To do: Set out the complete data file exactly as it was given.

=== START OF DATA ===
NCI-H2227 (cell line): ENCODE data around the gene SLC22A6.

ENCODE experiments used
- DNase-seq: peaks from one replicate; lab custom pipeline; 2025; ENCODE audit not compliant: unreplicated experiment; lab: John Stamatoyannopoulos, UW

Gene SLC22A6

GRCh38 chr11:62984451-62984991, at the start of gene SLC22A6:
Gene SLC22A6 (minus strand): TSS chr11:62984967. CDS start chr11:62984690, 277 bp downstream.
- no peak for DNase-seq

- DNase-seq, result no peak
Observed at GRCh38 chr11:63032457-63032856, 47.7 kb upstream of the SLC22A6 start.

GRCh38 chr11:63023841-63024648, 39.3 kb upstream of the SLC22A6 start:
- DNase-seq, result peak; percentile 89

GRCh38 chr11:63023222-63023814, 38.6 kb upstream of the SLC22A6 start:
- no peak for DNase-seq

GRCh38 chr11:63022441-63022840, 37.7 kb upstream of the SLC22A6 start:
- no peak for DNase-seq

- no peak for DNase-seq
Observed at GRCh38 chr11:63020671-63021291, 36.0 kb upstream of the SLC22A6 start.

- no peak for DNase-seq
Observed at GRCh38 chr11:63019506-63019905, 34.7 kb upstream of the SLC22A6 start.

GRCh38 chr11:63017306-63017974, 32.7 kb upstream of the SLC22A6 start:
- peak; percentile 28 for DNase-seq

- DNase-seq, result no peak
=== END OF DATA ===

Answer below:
NCI-H2227 (cell line): ENCODE data around the gene SLC22A6.

ENCODE experiments used
- DNase-seq: peaks from one replicate; lab custom pipeline; 2025; ENCODE audit not compliant: unreplicated experiment; lab: John Stamatoyannopoulos, UW

Gene SLC22A6

GRCh38 chr11:62984451-62984991, at the start of gene SLC22A6:
Gene SLC22A6 (minus strand): TSS chr11:62984967. CDS start chr11:62984690, 277 bp downstream.
- no peak for DNase-seq

- DNase-seq, result no peak
Observed at GRCh38 chr11:63032457-63032856, 47.7 kb upstream of the SLC22A6 start.

GRCh38 chr11:63023841-63024648, 39.3 kb upstream of the SLC22A6 start:
- DNase-seq, result peak; percentile 89

GRCh38 chr11:63023222-63023814, 38.6 kb upstream of the SLC22A6 start:
- no peak for DNase-seq

GRCh38 chr11:63022441-63022840, 37.7 kb upstream of the SLC22A6 start:
- no peak for DNase-seq

- no peak for DNase-seq
Observed at GRCh38 chr11:63020671-63021291, 36.0 kb upstream of the SLC22A6 start.

- no peak for DNase-seq
Observed at GRCh38 chr11:63019506-63019905, 34.7 kb upstream of the SLC22A6 start.

GRCh38 chr11:63017306-63017974, 32.7 kb upstream of the SLC22A6 start:
- peak; percentile 28 for DNase-seq

- DNase-seq, result no peak